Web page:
Mary Alice carried a secret
for a half-century, but when her sixteen-year old
granddaughter Bethany confesses she is pregnant,
Mary Alice decides it’s time to reveal that she gave away a child
when she was the same age. With Bethany’s help, she finds her
missing daughter, but the unexpected reunion, comes with
life-changing decisions for Mary Alice. She may risk losing the
daughter she raised in order to save the life of the one she gave
The Crittenton Girls is women’s
fiction and delves into the complexities of mother-daughter
relationships. As a mother of three daughters, our relationships
have not always been sugar and spice. Loving does not come easily
when there is so much baggage. Mother-daughter stories have become
my brand. If you liked The Home of Unwanted
Girls by Joanne Goodman and Before We Were
Yours by Lisa Wingate, you will love The Crittenton
November 3, 2017
Mary Alice had been on this earth for seventy-five years. For fifty-nine of
them, she loved one man. For fifty-seven of them,
she nurtured three children. She wasn't a
stranger to tears, and being a mother fostered an ability to recognize the difference between
crocodile tears and real pain, true broken hearts and wild teenage hormones. Sometimes a hug and a whispered
reassurance fixed things.
Occasionally a joke worked. Or cookies. Maternal instinct.
Practice. Tears were something that she could fix. Until
Bethany sat hunched over Mary Alice’s kitchen table, arms
wrapped around her head, her muffled sobs flitting through her
arms. 'Oh Gram' were the only words she'dmuttered twenty minutes before dissolving into tears. Now Mary
Alice stood behind her, arms limp and useless save for a box of
tissues in one hand and a cookie tin in the other.
She'd tried hugs, sweets, holding the girl and rocking her.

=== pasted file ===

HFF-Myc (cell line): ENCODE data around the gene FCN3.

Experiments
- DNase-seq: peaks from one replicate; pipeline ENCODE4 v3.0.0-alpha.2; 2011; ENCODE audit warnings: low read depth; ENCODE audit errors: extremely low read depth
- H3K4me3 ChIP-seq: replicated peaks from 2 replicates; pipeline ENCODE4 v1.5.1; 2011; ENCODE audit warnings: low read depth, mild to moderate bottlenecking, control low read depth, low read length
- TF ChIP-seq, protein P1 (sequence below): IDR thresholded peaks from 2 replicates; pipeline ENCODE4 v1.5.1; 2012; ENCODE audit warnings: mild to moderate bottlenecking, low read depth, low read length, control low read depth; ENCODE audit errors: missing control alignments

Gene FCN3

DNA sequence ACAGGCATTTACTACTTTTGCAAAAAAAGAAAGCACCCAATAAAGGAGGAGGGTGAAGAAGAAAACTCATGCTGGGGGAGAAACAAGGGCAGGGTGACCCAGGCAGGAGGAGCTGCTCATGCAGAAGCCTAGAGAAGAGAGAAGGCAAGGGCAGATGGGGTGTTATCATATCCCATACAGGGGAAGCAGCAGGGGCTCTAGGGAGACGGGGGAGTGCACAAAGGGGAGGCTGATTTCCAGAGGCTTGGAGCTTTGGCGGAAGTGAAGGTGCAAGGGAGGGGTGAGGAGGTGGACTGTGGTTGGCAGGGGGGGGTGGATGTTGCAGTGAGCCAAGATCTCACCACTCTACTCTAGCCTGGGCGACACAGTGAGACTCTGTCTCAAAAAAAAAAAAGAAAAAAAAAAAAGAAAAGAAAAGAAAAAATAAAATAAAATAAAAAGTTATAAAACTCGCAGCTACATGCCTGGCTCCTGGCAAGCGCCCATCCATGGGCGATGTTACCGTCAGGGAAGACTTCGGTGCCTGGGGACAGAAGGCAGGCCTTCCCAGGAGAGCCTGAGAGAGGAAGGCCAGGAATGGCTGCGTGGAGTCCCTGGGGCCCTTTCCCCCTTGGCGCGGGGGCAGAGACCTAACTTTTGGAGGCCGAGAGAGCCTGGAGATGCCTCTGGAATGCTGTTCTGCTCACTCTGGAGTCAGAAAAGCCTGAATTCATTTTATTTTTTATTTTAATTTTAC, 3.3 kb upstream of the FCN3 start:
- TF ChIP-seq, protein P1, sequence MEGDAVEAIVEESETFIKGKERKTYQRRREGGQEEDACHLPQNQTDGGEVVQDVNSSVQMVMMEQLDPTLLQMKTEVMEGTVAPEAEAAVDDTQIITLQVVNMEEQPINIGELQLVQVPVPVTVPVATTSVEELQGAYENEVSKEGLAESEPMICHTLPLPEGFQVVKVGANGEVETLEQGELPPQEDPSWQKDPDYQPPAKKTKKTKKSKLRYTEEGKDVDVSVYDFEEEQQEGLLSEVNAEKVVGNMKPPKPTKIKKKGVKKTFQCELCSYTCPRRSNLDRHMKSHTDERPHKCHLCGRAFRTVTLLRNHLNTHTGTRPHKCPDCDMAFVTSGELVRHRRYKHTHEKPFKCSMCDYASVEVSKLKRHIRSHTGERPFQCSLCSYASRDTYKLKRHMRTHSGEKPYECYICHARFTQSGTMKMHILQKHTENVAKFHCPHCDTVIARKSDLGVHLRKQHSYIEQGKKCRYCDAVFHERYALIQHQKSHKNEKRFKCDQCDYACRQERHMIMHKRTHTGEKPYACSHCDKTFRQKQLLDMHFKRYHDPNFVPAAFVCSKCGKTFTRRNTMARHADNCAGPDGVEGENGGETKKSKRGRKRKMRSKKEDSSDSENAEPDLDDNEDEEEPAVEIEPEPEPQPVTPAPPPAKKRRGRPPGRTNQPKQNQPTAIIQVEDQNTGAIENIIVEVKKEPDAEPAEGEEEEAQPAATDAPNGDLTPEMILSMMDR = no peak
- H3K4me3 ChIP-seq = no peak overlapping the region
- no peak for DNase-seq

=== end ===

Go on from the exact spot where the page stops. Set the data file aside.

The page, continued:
Bethany hadn't spoken except to call her name, but the way she broke down was
different. Mary Alice tried to find a cure to a hurt that
she couldn'tfind . . . and failed. If only she weren't so out of practice, she could tease the root of the problem from
her. If she figured out what caused the tears, she could stop them.
Mary Alice set the tissues and the tin on the table next
to Bethany'sshaking arms. Whatever was going on was serious. Not like that
time when Bethany got excluded from a party. Or the time when her
best friend talked behind her back. This was something worse.
Despair. An accident . . . death?
No, please, not again.
Mary Alice hands hovered over Bethany's hair, then she retracted them.
"Bethany."Mary Alice took a breath. The air around her stilled.
"Talk to Grandma, sweetie. Did somebody get hurt . . . or someone
hurt you?"She tried to bat away the images of abused young girls she had
recently seen on the news. Oh God, not that either.
Bethany didn'traise her head. Instead, she let out a long, shrill wail and
curled in on herself. Mary Alice'sstomach squeezed like a fist.
Words formed almost by their own volition. "I'm calling your Mom."
"Wait!"Bethany wailed. She sprang from her seat.
Before Mary Alice could reach the phone, Bethany's trembling arms were around her waist. With a suspended breath,
Mary Alice turned to her granddaughter'sred blotchy face. Bethany opened her mouth, and Mary Alice
clenched her gut, hoping she was strong enough to hear whatever was
going to come out of them.
"Gram . . . I'm . . . I'mpregnant!"